Over the next year or so, I pretty much hated myself. I’d spend nights binging and sometimes purging. I stuffed my body into clothes that were too tight, praying for my weight to drop. I played with the idea of restricting again, and occasionally, I gave in. Sometimes I changed my mind about lifting and went back to cardio, but nothing changed. Throughout it all, Kiki and Lucia and a handful of others stuck around. They listened to my complaints and encouraged me to keep pushing forward. They filled my head with more and more knowledge about how to eat and what was happening to my body and why lifting is so important.
Eventually, I bought clothes that fit and started to feel marginally better. Gradually, I learned what kinds of workouts my body could handle without destroying my mental state. I finally stopped killing myself with 2 workouts/day and limited most of my cardio to HIIT (albeit LONG HIIT) and hid my scale away which made a HUGE difference in the way I felt about my body.
I can’t pinpoint the exact date or even the exact month, but at some point during 2013, my metabolism evened out. The bloating disappeared. I was still heavier and larger than I’d been during most of my late 20s, but I started to have “sleek” days. I started to enjoy lifting and to rejoice over the NSVs.
I can confidently say that 2014 has been the best year of my life in all the ways that matter. I’m learning about lifting phases and how to plan my workout rotations to keep my body guessing. I no longer stress my body with long HIIT or steady state sessions which means more time with my family. I FINALLY allow my body 2 days of rest each week, and to my surprise, that small change filled me with such relief! It was as though I was finally giving myself permission to sit back and enjoy those weekends without the stress of choosing a workout and trying to burn calories. Most days, I feel great!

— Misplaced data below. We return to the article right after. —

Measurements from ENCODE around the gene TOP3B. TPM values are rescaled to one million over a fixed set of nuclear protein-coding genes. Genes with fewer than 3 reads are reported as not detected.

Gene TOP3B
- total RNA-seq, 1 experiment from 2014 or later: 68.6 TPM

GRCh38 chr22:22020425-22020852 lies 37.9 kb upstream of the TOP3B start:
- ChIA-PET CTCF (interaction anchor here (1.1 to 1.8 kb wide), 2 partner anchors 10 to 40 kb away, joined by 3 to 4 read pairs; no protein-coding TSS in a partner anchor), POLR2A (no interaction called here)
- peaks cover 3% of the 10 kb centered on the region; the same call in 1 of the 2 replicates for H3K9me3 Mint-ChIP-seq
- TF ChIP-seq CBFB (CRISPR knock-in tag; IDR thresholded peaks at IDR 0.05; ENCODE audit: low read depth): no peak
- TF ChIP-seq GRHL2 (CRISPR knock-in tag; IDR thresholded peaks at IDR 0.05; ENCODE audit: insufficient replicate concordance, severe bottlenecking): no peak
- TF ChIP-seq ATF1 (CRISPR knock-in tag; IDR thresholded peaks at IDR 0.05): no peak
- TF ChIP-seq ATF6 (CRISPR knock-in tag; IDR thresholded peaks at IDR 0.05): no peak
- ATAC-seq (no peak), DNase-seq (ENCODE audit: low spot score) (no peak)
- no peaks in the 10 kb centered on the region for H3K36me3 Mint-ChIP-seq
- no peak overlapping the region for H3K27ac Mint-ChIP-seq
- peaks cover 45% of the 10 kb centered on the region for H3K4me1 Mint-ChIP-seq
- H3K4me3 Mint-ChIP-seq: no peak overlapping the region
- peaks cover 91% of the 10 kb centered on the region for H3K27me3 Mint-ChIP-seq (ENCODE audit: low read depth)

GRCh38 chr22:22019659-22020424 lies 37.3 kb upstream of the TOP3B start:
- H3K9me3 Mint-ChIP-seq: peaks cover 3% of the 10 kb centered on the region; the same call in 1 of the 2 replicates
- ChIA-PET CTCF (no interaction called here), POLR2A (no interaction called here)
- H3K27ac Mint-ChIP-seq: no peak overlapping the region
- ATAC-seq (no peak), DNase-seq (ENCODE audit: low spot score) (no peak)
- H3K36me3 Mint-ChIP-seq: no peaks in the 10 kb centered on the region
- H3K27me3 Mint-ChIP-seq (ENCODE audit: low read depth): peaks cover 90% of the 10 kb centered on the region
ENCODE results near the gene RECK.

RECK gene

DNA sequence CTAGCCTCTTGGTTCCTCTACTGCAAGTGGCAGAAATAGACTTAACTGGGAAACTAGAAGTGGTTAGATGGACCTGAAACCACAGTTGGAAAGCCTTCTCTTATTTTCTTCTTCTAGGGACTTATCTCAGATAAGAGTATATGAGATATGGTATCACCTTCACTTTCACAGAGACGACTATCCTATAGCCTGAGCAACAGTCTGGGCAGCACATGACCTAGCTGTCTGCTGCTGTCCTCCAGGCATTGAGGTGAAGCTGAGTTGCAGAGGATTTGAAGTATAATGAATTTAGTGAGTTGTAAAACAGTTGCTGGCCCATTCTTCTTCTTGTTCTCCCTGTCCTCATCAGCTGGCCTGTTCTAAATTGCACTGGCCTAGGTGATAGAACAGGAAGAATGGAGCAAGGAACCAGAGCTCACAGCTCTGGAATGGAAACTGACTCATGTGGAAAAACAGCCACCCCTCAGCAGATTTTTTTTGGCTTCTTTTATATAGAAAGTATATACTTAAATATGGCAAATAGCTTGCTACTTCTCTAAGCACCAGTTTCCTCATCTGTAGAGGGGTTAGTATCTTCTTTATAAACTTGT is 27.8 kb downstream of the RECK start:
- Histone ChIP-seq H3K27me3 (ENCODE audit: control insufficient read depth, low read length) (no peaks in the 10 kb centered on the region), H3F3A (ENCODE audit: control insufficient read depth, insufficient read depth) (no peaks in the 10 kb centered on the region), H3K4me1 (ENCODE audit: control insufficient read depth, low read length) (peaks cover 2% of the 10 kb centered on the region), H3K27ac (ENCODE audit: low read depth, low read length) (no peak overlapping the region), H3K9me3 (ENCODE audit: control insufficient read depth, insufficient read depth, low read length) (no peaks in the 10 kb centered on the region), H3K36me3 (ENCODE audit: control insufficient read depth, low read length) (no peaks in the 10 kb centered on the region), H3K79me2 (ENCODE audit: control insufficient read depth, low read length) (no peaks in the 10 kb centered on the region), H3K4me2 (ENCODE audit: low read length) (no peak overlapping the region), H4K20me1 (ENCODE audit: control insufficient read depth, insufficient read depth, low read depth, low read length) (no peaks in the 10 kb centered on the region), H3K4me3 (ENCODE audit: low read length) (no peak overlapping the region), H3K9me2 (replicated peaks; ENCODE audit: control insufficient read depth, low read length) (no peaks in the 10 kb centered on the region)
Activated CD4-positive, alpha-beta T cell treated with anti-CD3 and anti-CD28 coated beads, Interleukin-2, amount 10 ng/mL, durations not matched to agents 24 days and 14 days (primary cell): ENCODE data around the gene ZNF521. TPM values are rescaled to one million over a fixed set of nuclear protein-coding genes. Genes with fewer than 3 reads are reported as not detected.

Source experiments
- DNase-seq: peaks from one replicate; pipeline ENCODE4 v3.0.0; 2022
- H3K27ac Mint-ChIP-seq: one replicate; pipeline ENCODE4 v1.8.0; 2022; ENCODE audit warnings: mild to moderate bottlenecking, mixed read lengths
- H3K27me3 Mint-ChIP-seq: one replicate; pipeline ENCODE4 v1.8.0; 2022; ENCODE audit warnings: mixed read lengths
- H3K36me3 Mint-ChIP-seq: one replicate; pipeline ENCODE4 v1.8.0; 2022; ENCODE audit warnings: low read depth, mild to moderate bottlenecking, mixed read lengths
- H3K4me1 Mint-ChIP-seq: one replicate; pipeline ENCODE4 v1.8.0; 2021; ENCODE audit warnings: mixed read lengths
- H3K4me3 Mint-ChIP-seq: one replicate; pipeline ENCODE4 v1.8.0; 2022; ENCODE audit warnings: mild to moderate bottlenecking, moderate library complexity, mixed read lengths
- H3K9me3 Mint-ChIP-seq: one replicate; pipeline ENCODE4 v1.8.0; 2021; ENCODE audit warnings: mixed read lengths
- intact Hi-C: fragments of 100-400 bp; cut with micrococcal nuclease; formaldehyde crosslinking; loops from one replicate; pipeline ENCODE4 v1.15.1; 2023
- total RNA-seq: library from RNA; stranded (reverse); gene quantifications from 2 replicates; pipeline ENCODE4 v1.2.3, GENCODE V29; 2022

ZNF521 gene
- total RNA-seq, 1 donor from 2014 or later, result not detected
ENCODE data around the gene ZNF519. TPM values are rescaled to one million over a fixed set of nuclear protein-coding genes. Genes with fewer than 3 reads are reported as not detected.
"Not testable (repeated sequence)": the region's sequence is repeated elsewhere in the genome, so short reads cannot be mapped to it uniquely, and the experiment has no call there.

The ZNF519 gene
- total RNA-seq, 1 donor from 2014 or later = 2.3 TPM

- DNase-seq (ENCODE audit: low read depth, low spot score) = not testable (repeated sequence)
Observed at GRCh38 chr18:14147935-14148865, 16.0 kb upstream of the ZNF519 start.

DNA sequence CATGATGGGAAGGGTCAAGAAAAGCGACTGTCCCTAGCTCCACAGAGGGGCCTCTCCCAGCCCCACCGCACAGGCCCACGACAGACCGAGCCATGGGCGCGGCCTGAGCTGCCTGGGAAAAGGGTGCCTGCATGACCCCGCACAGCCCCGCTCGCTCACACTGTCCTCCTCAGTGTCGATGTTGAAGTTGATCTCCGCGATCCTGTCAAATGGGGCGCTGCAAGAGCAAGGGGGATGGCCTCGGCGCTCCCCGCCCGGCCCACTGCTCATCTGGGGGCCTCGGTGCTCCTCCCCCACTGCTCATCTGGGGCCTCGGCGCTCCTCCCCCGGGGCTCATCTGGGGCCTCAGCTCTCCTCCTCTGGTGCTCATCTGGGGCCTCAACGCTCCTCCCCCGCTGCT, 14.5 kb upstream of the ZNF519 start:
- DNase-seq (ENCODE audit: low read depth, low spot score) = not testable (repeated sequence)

I still stress sometimes over calories numbers – calories burned during workouts and calories consumed. I still have my “yuck” days, and I am still TERRIFIED to take a full rest week during vacation this year!
But I’ve learned so much over these past two years and come so far, it’s hard to believe I’m the same person. I no longer look at the pictures of myself when I was 90 pounds and yearn to be that small anymore. I’ve thrown out all of my double zeros and don’t even care what the number on the tags are when I go shopping for new clothes. I have everything from small to large, from 4 to 9, and I just don’t care anymore so long as it fits well and looks good. I’m more confident than I’ve ever been. I’m talking my entire life. I still have the parts of me I’d like to make better, but for the most part, I’ve given up the comparison to other women and the self-name-calling. I’ve given up looking at myself every day and walking away “knowing” I am fat. Because I’m not. Because I’m strong and fit and healthy and beautiful. I don’t feel that every day, but I almost never hate myself.
I could never have gotten here without all of you. Never. Thank you all so much for your love and support, for encouraging me through this journey rather than giving up on me. Here’s to the journey, no matter how tough. The end is nowhere in sight, but possibilities are endless.